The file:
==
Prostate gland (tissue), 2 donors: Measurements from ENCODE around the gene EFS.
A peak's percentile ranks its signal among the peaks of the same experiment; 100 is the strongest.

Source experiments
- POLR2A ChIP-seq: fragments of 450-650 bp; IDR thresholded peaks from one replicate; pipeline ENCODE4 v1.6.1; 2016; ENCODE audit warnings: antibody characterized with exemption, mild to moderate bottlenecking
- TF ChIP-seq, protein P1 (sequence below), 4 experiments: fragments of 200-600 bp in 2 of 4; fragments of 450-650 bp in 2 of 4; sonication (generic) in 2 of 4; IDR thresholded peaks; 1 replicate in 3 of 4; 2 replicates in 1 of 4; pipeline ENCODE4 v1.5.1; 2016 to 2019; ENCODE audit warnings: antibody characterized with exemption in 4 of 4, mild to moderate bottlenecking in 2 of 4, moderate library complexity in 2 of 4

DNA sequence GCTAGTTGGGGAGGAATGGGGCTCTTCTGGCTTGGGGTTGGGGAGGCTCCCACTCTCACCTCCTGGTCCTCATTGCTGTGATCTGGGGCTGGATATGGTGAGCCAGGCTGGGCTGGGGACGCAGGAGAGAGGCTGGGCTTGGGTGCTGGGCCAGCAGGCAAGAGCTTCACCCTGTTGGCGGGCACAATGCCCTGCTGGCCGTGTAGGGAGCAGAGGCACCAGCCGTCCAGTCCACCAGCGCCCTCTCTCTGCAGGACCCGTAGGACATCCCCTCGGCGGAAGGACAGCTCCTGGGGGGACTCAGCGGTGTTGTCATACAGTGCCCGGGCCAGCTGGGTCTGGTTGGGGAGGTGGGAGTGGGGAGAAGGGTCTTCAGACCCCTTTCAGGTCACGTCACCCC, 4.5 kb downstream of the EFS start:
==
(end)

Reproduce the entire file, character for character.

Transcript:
Prostate gland (tissue), 2 donors: Measurements from ENCODE around the gene EFS.
A peak's percentile ranks its signal among the peaks of the same experiment; 100 is the strongest.

Source experiments
- POLR2A ChIP-seq: fragments of 450-650 bp; IDR thresholded peaks from one replicate; pipeline ENCODE4 v1.6.1; 2016; ENCODE audit warnings: antibody characterized with exemption, mild to moderate bottlenecking
- TF ChIP-seq, protein P1 (sequence below), 4 experiments: fragments of 200-600 bp in 2 of 4; fragments of 450-650 bp in 2 of 4; sonication (generic) in 2 of 4; IDR thresholded peaks; 1 replicate in 3 of 4; 2 replicates in 1 of 4; pipeline ENCODE4 v1.5.1; 2016 to 2019; ENCODE audit warnings: antibody characterized with exemption in 4 of 4, mild to moderate bottlenecking in 2 of 4, moderate library complexity in 2 of 4

DNA sequence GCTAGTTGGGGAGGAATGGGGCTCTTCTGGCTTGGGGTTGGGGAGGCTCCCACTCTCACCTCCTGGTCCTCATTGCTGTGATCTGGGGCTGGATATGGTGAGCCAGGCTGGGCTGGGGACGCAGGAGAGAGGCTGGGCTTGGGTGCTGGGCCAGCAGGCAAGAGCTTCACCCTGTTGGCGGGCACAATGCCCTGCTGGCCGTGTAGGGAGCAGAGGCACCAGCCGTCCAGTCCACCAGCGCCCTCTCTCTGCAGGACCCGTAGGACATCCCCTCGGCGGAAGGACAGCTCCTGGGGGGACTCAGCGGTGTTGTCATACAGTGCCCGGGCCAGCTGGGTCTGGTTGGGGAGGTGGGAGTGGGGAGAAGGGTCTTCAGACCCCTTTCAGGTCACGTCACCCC, 4.5 kb downstream of the EFS start: